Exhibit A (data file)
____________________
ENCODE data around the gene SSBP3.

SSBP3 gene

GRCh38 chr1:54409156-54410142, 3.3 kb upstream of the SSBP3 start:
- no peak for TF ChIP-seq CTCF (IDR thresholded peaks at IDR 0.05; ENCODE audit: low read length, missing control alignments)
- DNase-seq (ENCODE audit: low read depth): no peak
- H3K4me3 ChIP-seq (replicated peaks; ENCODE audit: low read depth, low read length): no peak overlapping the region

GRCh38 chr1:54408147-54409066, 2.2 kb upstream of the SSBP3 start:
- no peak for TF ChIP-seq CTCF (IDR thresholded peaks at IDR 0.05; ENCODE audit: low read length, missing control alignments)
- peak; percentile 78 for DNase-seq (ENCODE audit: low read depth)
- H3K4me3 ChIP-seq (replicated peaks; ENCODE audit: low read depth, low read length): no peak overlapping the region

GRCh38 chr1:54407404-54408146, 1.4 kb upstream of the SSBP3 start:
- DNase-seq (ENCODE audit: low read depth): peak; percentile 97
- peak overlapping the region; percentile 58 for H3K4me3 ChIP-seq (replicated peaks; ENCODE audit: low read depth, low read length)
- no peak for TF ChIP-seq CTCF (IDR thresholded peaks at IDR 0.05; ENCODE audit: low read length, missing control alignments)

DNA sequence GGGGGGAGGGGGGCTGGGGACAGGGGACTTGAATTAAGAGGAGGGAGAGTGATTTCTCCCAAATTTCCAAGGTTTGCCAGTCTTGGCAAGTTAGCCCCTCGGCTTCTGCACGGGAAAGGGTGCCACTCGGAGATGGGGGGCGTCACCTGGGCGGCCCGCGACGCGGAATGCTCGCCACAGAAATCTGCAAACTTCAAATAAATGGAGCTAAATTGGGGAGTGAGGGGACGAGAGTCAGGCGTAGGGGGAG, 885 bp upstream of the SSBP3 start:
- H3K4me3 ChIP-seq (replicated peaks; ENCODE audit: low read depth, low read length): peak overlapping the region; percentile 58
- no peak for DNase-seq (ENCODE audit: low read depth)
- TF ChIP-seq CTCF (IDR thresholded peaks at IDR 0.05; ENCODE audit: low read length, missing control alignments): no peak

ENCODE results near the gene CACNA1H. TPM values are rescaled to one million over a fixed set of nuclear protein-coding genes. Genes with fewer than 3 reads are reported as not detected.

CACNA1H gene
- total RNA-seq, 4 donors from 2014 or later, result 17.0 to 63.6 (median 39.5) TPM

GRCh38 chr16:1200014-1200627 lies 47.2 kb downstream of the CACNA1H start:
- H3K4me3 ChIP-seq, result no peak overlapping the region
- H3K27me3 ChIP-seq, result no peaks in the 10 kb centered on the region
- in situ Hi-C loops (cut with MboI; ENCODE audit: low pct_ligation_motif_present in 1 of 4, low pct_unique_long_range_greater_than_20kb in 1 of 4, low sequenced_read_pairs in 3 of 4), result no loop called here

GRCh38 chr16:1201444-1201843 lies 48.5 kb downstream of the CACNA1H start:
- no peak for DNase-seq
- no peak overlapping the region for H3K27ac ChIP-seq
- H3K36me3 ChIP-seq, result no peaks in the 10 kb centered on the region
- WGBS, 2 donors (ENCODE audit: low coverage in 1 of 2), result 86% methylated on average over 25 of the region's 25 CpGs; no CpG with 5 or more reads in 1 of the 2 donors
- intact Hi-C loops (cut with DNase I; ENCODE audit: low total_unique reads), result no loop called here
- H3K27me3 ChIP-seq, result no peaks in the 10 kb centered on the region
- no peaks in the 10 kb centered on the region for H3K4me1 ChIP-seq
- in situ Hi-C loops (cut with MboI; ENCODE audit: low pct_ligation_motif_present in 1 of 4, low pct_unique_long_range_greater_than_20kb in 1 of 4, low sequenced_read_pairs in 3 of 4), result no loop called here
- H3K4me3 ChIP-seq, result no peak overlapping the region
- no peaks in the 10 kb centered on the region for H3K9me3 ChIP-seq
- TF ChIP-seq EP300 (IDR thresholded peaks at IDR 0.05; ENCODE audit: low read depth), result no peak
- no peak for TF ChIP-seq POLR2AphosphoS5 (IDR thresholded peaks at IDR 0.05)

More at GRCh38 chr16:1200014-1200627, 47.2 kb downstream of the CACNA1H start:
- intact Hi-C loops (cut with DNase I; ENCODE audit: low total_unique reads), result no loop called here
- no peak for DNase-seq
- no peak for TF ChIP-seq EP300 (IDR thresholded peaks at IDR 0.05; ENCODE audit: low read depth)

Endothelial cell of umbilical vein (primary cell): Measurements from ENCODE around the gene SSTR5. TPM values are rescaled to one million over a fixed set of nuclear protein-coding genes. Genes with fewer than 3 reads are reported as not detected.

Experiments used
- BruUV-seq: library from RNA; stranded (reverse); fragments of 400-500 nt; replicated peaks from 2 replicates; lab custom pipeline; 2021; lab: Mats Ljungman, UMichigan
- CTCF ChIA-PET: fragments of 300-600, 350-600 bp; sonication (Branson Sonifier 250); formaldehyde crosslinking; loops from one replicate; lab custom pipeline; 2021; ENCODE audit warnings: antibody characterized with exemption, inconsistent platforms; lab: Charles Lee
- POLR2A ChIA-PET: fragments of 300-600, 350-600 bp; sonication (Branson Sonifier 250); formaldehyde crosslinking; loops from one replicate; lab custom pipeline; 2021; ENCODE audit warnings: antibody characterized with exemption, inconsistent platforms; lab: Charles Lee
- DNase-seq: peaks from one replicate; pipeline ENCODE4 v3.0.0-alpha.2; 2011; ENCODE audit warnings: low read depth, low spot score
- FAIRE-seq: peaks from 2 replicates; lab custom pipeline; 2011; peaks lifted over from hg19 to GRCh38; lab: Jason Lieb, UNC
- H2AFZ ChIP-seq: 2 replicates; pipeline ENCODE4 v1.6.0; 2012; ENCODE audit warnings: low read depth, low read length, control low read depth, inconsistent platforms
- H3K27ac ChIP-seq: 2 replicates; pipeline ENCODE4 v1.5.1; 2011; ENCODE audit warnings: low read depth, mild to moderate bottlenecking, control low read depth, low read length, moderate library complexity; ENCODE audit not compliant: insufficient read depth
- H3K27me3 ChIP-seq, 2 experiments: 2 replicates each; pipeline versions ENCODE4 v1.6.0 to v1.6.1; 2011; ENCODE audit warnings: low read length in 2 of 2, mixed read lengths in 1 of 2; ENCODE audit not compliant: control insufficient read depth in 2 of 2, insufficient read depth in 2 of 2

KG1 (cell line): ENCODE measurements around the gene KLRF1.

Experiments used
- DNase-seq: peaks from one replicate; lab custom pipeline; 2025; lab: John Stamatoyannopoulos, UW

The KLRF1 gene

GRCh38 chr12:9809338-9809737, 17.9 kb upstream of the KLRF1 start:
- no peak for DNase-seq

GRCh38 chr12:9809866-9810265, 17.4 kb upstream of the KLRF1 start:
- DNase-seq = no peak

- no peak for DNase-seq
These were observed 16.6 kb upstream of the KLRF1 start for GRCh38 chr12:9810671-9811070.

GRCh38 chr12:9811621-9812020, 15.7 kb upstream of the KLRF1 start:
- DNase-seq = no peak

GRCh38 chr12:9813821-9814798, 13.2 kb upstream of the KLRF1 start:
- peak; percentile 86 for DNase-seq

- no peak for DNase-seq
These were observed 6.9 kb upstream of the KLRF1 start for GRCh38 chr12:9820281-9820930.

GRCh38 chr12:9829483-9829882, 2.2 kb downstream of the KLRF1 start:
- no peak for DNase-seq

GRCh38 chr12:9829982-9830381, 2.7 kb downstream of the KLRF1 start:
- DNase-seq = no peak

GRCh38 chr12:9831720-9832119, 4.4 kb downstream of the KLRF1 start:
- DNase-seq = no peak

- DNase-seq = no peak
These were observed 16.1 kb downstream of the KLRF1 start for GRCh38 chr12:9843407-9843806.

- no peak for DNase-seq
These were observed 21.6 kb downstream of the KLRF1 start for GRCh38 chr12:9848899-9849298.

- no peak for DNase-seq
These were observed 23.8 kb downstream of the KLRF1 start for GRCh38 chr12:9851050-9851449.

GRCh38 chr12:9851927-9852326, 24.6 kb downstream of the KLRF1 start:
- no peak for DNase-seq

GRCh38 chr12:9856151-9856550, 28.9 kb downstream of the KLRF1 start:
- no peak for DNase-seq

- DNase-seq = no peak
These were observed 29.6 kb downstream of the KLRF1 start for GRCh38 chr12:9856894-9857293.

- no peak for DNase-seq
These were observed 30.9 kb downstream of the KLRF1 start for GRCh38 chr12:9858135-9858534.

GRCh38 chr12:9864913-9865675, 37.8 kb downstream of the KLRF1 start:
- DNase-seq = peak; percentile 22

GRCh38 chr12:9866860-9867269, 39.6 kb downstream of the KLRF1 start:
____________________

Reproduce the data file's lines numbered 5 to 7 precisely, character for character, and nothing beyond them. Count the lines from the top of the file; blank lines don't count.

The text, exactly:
- DNase-seq (ENCODE audit: low read depth): no peak
- H3K4me3 ChIP-seq (replicated peaks; ENCODE audit: low read depth, low read length): no peak overlapping the region

GRCh38 chr1:54408147-54409066, 2.2 kb upstream of the SSBP3 start: